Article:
There aren’t many times in my life I can remember not having a computer nearby. Even on the very few holidays where I’ve decided not to work, I’ve taken my MacBook with me just in case.
I recently discovered a decline in my motivation and ability to concentrate for any length of time. The usual procrastinations became my daily affairs, rather than my momentary flings. Any form of work, even a simple email, became a monumental effort. Tasks would remain half finished in windows dotted around my screen and clients started wondering why the delay.
This was strange to me. I have always loved my job, the clients and the translators I work with. The process that forms the majority of my daily activities isn’t particularly difficult and it’s accessible any time of the day, from anywhere in the world.
I had never experienced burnout in this way before. Usually my burnout is accompanied by a desire to do even more and a vacuous, demoralising feeling that everything I’ve accomplished so far is totally worthless. This time it was different. This time it was preventing me from doing any more work. It was as if my brain was demanding the time off, analogous to my own computer that needs time to process before moving on to the next task.
The feeling had been growing over a long period of time, but I kept ignoring it. Eventually I found myself getting less and less sleep, trying to fit in everything I wanted to do, every single day. My friends started to notice how badly bitten my nails were and how tired I was looking. When I couldn’t spend a weekend at a friend’s house without looking at my computer for a couple of hours, it was clear something had to change.
“When was the last time you went a week without a computer?” my friend asked. I couldn’t remember. “It’s time we went away together”.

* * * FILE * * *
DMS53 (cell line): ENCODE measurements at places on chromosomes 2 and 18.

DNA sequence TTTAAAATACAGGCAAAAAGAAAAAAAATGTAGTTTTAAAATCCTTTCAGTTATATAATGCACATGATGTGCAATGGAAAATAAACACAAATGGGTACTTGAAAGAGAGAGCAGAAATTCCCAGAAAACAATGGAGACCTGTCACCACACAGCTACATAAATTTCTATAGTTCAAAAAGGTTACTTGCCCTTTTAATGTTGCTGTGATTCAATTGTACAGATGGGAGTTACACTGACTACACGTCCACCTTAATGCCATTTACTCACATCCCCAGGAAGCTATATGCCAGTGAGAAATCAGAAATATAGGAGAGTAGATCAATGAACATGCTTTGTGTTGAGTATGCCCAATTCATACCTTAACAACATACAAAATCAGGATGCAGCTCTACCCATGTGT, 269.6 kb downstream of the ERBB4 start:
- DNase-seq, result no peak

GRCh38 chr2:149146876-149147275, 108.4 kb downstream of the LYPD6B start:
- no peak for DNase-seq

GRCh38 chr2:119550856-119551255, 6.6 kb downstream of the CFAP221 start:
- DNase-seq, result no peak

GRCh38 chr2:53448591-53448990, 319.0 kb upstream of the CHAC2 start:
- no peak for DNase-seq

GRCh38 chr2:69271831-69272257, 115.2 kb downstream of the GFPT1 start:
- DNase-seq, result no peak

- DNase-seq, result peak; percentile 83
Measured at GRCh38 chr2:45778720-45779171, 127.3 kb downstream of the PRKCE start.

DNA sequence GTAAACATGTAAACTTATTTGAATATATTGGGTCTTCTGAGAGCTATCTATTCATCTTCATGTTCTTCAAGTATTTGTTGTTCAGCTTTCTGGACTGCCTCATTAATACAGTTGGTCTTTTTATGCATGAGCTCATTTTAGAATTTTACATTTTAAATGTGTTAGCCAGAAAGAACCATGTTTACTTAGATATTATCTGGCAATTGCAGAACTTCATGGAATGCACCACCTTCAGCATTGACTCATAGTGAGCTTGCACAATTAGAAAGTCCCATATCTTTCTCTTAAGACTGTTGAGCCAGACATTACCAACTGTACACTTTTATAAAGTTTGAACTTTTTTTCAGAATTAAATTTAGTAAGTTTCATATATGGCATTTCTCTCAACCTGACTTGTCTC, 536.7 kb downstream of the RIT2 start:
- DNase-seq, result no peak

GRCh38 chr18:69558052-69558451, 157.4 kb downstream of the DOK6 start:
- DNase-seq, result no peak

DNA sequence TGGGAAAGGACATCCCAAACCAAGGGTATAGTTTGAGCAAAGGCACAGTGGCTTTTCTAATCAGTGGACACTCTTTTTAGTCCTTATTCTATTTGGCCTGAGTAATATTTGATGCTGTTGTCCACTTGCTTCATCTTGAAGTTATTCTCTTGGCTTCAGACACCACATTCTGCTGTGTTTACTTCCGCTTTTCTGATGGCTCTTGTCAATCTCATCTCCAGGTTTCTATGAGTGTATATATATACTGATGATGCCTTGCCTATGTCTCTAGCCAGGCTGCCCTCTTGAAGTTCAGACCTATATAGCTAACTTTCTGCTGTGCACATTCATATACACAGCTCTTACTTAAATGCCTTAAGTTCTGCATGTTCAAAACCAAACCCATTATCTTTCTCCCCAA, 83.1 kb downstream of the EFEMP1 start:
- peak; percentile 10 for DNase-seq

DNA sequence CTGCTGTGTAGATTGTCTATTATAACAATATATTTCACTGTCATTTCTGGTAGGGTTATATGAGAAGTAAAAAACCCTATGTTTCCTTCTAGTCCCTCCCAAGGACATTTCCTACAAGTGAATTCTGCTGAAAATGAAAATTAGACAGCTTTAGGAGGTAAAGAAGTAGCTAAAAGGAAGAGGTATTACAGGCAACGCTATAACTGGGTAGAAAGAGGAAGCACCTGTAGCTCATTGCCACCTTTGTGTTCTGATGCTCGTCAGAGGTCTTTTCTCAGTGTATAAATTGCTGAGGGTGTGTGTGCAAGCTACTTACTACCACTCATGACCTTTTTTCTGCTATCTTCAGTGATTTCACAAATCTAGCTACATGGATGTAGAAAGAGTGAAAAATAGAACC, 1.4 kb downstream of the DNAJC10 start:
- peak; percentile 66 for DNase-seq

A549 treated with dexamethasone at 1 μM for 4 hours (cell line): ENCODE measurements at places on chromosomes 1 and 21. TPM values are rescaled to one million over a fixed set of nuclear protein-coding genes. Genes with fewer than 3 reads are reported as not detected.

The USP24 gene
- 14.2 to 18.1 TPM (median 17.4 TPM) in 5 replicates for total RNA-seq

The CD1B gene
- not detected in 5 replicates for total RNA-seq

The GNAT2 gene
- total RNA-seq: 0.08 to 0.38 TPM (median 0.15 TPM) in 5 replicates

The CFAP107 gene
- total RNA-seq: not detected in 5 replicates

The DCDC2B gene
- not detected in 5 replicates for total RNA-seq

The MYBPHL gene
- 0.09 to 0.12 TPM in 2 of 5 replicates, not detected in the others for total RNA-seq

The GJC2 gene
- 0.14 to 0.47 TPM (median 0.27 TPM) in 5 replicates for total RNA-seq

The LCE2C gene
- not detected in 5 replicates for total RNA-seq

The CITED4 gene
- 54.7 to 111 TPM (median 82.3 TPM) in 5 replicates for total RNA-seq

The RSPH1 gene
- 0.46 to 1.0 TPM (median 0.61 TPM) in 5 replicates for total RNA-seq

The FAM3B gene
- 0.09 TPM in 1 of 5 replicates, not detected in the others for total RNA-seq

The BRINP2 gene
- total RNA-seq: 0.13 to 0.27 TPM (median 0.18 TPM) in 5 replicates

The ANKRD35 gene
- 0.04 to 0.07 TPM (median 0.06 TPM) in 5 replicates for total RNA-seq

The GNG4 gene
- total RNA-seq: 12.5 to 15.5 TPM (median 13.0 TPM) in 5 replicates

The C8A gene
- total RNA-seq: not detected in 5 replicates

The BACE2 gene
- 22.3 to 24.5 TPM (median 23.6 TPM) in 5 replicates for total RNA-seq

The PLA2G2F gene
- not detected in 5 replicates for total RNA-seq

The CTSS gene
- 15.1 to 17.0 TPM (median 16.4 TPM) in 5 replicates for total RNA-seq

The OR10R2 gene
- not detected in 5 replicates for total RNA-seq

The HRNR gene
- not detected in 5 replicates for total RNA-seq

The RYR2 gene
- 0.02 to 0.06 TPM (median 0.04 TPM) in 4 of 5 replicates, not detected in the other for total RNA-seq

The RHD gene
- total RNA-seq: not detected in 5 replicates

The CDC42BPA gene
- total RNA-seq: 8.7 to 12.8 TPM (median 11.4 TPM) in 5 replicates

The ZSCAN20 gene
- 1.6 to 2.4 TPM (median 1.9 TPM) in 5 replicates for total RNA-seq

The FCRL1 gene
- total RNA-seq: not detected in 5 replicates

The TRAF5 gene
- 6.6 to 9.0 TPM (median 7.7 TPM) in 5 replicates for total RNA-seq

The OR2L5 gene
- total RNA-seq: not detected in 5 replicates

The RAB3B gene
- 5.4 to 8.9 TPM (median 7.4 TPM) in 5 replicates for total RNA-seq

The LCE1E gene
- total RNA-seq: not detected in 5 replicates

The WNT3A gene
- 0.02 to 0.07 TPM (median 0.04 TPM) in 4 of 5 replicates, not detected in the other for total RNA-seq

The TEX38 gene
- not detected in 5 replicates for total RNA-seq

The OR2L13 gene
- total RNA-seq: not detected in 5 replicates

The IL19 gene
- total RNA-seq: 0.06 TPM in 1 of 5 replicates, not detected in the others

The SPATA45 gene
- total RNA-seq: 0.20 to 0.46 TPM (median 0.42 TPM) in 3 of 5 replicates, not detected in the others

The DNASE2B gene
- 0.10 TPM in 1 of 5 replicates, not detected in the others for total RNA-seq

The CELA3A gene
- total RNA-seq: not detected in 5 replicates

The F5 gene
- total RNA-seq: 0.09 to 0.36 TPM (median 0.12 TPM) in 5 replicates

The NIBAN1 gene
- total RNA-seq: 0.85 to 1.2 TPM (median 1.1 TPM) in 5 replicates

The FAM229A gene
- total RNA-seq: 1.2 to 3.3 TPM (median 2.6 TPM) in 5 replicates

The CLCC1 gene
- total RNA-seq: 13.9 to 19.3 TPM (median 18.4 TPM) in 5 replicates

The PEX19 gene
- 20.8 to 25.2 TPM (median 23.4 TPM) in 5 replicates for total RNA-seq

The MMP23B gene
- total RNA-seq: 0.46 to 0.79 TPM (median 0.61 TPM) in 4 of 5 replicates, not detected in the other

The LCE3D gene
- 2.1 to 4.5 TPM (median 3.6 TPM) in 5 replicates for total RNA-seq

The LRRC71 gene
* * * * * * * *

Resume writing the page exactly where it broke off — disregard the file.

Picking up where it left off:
Several weeks later we had booked our February trip off-the-grid in Iceland. She demanded I left my computer at home, at whatever cost to my company, and turned off my iPhone, only to be used in cases of emergency (the death kind, not the Google Maps kind). I was happy to oblige.
Iceland was everything I had hoped for. Without any strict schedule, my appearance changed in days. My nails grew, the black rings around my eyes disappeared, I stood up taller than usual. My mind raced through the last year, processing, categorising and filing everything it needed to. My dreams became more and more vivid as my sleep increased from my usual six to eight full hours.
I went swimming four times, walked ten, fifteen, twenty kilometres a day. Lost weight and felt more flexible. My eyes were no longer straining and the aches in my back had gone. I found time to read four books, infinitely more than I had read in the last six months, and watched mindless TV without my normal feeling of frustration that I could, should, be doing something ‘better’.
Above all, I found time to coherently think about my plans. I made a mental list of everything that was making me both happy and unhappy and how I would solve them. I realistically prioritised what I can achieve in the near future, including time set aside to just do nothing.
While my flexibility at work has always been fantastic, I have been spurred on to create some kind of boundaries. Not just for myself, but also my friends and family who want, nay, deserve my full attention when I am with them.
In daily life, I often find my mind racing towards several futures that may or may not ever exist. I try and achieve everything I want in what limited time I have and I punish myself when I don’t meet those expectations. I don’t appreciate the free time I do get and I’m rarely mindful of the things I already have.
If you feel this way too, I recommend taking a week away from it all. Turn off 3G, no social networks, no messaging, close your computer and get away from your normal surroundings. Your friends and family won’t miss you for a week or two. Try and discover who you are right now, work out what really makes you happy, not what you think will make other people happy. Make a list of your goals, prioritise them and understand you can’t do everything. But most of all, give your head space. Space to work out what it needs, without interruption.